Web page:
Meijwaard S.C.,Arkin Institute for Mental Health Care |
Kikkert M.,Arkin Institute for Mental Health Care |
De Mooij L.D.,Arkin Institute for Mental Health Care |
Lommerse N.M.,Arkin Institute for Mental Health Care |
And 8 more authors.
PLoS ONE | Year: 2015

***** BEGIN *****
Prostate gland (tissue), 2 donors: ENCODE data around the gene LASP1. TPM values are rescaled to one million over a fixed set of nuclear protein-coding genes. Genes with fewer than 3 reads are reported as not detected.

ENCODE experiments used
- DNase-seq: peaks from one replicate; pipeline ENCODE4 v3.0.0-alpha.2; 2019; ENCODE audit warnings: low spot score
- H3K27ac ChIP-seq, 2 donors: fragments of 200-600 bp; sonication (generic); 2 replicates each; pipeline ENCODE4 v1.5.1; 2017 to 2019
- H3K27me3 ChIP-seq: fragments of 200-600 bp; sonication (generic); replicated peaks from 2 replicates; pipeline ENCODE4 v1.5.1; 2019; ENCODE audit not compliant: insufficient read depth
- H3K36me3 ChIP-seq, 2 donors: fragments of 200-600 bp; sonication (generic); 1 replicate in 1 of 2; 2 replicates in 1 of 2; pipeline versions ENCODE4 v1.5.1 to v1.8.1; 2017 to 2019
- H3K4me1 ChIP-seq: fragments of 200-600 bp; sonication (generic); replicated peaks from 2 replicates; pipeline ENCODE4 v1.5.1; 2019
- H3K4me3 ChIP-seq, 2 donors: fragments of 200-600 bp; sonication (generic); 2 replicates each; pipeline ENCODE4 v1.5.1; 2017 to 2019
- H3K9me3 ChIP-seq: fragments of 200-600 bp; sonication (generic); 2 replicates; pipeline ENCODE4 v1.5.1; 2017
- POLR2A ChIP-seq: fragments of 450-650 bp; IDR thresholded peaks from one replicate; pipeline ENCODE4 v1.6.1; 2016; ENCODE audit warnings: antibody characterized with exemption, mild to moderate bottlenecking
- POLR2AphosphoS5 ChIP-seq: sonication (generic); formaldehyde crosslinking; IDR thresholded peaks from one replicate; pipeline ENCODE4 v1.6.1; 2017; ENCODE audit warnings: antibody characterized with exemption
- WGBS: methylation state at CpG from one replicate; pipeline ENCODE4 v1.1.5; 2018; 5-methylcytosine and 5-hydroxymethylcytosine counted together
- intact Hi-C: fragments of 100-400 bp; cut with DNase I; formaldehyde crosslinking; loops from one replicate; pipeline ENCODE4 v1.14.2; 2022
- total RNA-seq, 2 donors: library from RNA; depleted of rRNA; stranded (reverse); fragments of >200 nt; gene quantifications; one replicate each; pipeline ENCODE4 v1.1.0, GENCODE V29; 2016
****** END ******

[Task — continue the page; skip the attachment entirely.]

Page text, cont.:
Background: Crime victimisation is a serious problem in psychiatric patients. However, research has focused on patients with severe mental illness and few studies exist that address victimisation in other outpatient groups, such as patients with depression. Due to large differences in methodology of the studies that address crime victimisation, a comparison of prevalence between psychiatric diagnostic groups is hard to make. Objectives of this study were to determine and compare one-year prevalence of violent and non-violent criminal victimisation among outpatients from different diagnostic psychiatric groups and to examine prevalence differences with the general population. Method: Criminal victimisation prevalence was measured in 300 outpatients living in Amsterdam, The Netherlands. Face-to-face interviews were conducted with outpatients with depressive disorder (n = 102), substance use disorder (SUD, n = 106) and severe mental illness (SMI, n = 92) using a National Crime Victimisation Survey, and compared with a matched general population sample (n = 10865). Results: Of all outpatients, 61% reported experiencing some kind of victimisation over the past year; 33% reported violent victimisation (3.5 times more than the general population) and 36% reported property crimes (1.2 times more than the general population). Outpatients with depression (67%) and SUD (76%) were victimised more often than SMI outpatients (39%). Younger age and hostile behaviour were associated with violent victimisation, while being male and living alone were associated with non-violent victimisation. Moreover, SUD was associated with both violent and non-violent victimisation. Conclusion: Outpatients with depression, SUD, and SMI are at increased risk of victimisation compared to the general population. Furthermore, our results indicate that victimisation of violent and non-violent crimes is more common in outpatients with depression and SUD than in outpatients with SMI living independently in the community. © 2015 Meijwaard et al.